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Why Are the Falcons Struggling?

How does a team go from the NFC Championship Game in 2012, to being in legitimate contention for a top-five pick in 2013?

Al Messerschmidt

It's a question everyone's asking. How is it even possible that the Atlanta Falcons, a team that seemed poised for greatness after coming so close to a Super Bowl bid last season, could have fallen to the depths they have exhibited in the 2013 season?

Is it all Matt Ryan's fault?

Matt Ryan has been exceptional throughout much of his time in Atlanta. His last four games, however, have been among the worst in his career. Ryan had three interceptions on the season going into the matchup against the Cardinals in Arizona, and since that time he has thrown nine interceptions total against Arizona, Carolina and Tampa Bay.

Matt Ryan, in the grand scheme, is an excellent quarterback. Over the last four games in particular, however, Ryan is part of the problem. Ryan's struggles aren't occurring in a vacuum. Poor performances along the offensive line have dramatically impacted Ryan's game, forcing him to develop a quicker release. Poor pass protection has also limited the vertical passing game. Ryan does not have enough time in the pocket for his receivers to run deep routes.

It's not like the Falcons have any kind of ground game to soften up defenses and set up the passing game. The Falcons, thankfully, are no longer the very worst team in the NFL in terms of rushing offense, but they are 31st out of 32, so it's not a huge improvement.

And what a rag-tag bunch of receivers Ryan has had to work with this season, which brings us to the next potential cause for the Falcons' struggles this season.

Are the injuries the primary factor?

The Falcons have been decimated by injuries on both sides of the ball this season. On offense, they're missing Julio Jones, and when Roddy White has been on the field, he has not looked particularly Roddy White-like. Starting fullback Bradie Ewing is on injured reserve for the second consecutive season. Steven Jackson missed considerable time with a hamstring injury suffered in week two.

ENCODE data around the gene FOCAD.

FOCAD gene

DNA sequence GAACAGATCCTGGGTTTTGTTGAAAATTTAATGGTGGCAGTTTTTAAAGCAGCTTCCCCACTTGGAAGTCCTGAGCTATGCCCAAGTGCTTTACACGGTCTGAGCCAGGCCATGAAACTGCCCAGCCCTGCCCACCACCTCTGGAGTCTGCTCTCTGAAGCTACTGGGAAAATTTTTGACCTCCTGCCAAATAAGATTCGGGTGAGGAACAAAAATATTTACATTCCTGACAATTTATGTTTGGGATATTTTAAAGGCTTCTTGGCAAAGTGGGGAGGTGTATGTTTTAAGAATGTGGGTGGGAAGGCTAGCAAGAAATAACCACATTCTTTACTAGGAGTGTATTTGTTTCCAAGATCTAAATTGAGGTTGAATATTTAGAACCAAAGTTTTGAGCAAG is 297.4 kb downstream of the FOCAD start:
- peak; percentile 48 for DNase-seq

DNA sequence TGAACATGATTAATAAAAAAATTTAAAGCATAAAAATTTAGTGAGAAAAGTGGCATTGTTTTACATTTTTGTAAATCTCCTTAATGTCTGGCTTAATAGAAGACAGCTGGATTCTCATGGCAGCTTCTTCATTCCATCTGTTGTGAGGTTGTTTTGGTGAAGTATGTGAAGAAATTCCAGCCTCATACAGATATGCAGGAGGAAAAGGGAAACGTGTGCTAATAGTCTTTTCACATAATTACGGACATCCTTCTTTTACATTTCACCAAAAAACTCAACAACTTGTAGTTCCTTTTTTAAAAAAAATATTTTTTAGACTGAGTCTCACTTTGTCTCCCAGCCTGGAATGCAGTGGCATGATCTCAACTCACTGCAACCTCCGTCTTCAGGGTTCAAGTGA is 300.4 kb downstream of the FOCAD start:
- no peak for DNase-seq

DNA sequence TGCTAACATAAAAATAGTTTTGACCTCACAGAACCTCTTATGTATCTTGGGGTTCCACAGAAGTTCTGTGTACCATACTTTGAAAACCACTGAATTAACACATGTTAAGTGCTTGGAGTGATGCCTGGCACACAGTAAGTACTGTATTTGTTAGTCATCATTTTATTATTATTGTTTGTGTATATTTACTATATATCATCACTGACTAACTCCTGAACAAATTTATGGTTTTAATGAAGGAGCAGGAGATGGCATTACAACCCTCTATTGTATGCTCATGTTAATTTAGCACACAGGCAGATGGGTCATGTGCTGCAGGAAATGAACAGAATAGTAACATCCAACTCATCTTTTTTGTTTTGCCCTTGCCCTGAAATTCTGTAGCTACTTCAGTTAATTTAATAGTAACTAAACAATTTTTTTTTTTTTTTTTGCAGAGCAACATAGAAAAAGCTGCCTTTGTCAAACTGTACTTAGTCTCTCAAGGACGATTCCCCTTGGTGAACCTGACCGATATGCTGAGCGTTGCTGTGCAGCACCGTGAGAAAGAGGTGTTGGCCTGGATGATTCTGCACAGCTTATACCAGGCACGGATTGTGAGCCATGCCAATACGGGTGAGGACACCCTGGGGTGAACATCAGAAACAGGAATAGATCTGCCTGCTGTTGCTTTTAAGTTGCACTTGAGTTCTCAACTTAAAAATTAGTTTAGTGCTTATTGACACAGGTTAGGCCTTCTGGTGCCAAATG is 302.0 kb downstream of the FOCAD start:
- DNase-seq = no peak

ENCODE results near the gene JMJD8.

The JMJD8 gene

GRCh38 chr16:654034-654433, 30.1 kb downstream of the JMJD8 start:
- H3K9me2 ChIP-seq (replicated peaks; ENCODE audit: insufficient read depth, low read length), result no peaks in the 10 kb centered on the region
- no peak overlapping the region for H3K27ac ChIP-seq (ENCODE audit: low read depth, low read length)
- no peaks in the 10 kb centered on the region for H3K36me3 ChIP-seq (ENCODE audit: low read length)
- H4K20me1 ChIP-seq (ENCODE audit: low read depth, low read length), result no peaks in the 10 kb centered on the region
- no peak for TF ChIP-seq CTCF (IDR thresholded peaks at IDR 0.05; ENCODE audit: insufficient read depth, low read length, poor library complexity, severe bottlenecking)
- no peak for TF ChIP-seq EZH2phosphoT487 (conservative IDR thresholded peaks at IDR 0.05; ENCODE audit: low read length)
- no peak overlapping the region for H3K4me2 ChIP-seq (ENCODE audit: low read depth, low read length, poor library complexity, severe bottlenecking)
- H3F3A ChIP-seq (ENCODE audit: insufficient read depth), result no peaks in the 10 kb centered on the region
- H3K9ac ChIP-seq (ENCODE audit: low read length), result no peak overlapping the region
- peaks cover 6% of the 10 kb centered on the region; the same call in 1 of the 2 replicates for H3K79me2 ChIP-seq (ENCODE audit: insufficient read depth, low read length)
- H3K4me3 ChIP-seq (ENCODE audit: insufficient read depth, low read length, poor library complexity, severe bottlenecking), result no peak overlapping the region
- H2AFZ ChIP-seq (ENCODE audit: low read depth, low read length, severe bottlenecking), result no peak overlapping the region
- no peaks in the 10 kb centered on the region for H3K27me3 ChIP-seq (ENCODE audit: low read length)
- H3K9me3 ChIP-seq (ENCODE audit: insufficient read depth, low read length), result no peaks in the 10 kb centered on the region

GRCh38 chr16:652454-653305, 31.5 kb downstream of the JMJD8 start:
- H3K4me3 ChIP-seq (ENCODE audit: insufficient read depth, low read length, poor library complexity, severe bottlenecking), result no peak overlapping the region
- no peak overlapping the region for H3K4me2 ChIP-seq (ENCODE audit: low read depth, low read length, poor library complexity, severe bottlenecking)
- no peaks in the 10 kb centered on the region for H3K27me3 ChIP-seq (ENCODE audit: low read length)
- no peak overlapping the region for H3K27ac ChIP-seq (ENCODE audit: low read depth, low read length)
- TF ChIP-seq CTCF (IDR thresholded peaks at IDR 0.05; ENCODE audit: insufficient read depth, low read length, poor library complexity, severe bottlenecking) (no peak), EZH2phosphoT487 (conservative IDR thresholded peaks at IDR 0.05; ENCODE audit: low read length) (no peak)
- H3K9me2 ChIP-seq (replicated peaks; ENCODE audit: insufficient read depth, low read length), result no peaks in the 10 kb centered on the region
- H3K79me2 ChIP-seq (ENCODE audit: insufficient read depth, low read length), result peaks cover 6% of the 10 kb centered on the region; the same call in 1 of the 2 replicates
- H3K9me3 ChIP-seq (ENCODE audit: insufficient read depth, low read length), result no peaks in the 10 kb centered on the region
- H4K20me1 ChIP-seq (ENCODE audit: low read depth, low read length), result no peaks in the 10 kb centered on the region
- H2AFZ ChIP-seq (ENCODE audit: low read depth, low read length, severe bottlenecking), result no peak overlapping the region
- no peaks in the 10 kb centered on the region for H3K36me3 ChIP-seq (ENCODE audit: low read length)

The Falcons had to adjust the offensive line in preseason, establishing Lamar Holmes as the starter at right tackle after Mike Johnson suffered a season-ending injury in training camp, and starting left tackle Sam Baker, who is really bad when he isn't healthy, hasn't been healthy all season, and is now on injured reserve. Tony Gonzalez isn't practicing with a toe injury, and Jason Snelling has missed some time due to injury and a marijuana-related arrest, and that's just the offense.

On defense, starting defensive end Kroy Biermann is on injured reserve with an Achilles injury, and starting outside linebacker Sean Weatherspoon just returned from injured reserve/designated to return after suffering a Lisfranc injury early in the season. Asante Samuel missed some time due to injury, as did Akeem Dent and Stephen Nicholas.

The offensive injuries are a greater contributing factor in the Falcons' struggles this season. While Matt Ryan has, at times, made guys like Harry Douglas and Darius Johnson look like stars, it's a very different experience to throw to players like Julio Jones or Roddy White, players who run crisp, clean routes and are physical enough to get the separation to make plays. The Falcons offense was built to outscore any team, and when you remove, or hinder, so many key elements of that offense because of injury, it's much more challenging for the Falcons to fulfill that purpose.

Is it the defense?